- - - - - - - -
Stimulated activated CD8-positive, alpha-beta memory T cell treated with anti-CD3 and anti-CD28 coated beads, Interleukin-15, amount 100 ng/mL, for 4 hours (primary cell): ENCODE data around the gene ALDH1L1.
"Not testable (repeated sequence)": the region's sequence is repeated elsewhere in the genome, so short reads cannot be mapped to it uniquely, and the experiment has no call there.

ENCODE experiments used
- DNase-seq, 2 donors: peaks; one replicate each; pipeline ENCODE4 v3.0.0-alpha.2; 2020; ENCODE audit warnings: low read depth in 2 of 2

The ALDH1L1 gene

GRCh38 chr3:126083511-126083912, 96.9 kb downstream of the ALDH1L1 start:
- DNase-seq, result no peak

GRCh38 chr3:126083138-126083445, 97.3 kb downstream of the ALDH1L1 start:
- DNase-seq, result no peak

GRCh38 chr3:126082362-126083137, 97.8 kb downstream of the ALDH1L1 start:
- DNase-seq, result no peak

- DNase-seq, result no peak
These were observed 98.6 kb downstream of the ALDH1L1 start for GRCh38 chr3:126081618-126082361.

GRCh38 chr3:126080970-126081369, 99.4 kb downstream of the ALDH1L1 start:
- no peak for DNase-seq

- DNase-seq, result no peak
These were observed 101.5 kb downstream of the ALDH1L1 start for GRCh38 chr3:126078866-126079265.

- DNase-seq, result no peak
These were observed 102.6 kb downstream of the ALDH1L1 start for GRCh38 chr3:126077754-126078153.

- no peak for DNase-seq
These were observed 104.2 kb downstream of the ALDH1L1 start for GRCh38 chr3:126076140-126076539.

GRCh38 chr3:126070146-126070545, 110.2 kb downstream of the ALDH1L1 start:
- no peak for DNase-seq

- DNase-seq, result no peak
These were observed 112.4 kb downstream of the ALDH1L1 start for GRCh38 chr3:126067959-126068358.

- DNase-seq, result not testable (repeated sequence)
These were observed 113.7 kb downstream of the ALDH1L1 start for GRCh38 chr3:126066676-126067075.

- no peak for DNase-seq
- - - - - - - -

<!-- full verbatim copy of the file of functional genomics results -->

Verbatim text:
Stimulated activated CD8-positive, alpha-beta memory T cell treated with anti-CD3 and anti-CD28 coated beads, Interleukin-15, amount 100 ng/mL, for 4 hours (primary cell): ENCODE data around the gene ALDH1L1.
"Not testable (repeated sequence)": the region's sequence is repeated elsewhere in the genome, so short reads cannot be mapped to it uniquely, and the experiment has no call there.

ENCODE experiments used
- DNase-seq, 2 donors: peaks; one replicate each; pipeline ENCODE4 v3.0.0-alpha.2; 2020; ENCODE audit warnings: low read depth in 2 of 2

The ALDH1L1 gene

GRCh38 chr3:126083511-126083912, 96.9 kb downstream of the ALDH1L1 start:
- DNase-seq, result no peak

GRCh38 chr3:126083138-126083445, 97.3 kb downstream of the ALDH1L1 start:
- DNase-seq, result no peak

GRCh38 chr3:126082362-126083137, 97.8 kb downstream of the ALDH1L1 start:
- DNase-seq, result no peak

- DNase-seq, result no peak
These were observed 98.6 kb downstream of the ALDH1L1 start for GRCh38 chr3:126081618-126082361.

GRCh38 chr3:126080970-126081369, 99.4 kb downstream of the ALDH1L1 start:
- no peak for DNase-seq

- DNase-seq, result no peak
These were observed 101.5 kb downstream of the ALDH1L1 start for GRCh38 chr3:126078866-126079265.

- DNase-seq, result no peak
These were observed 102.6 kb downstream of the ALDH1L1 start for GRCh38 chr3:126077754-126078153.

- no peak for DNase-seq
These were observed 104.2 kb downstream of the ALDH1L1 start for GRCh38 chr3:126076140-126076539.

GRCh38 chr3:126070146-126070545, 110.2 kb downstream of the ALDH1L1 start:
- no peak for DNase-seq

- DNase-seq, result no peak
These were observed 112.4 kb downstream of the ALDH1L1 start for GRCh38 chr3:126067959-126068358.

- DNase-seq, result not testable (repeated sequence)
These were observed 113.7 kb downstream of the ALDH1L1 start for GRCh38 chr3:126066676-126067075.

- no peak for DNase-seq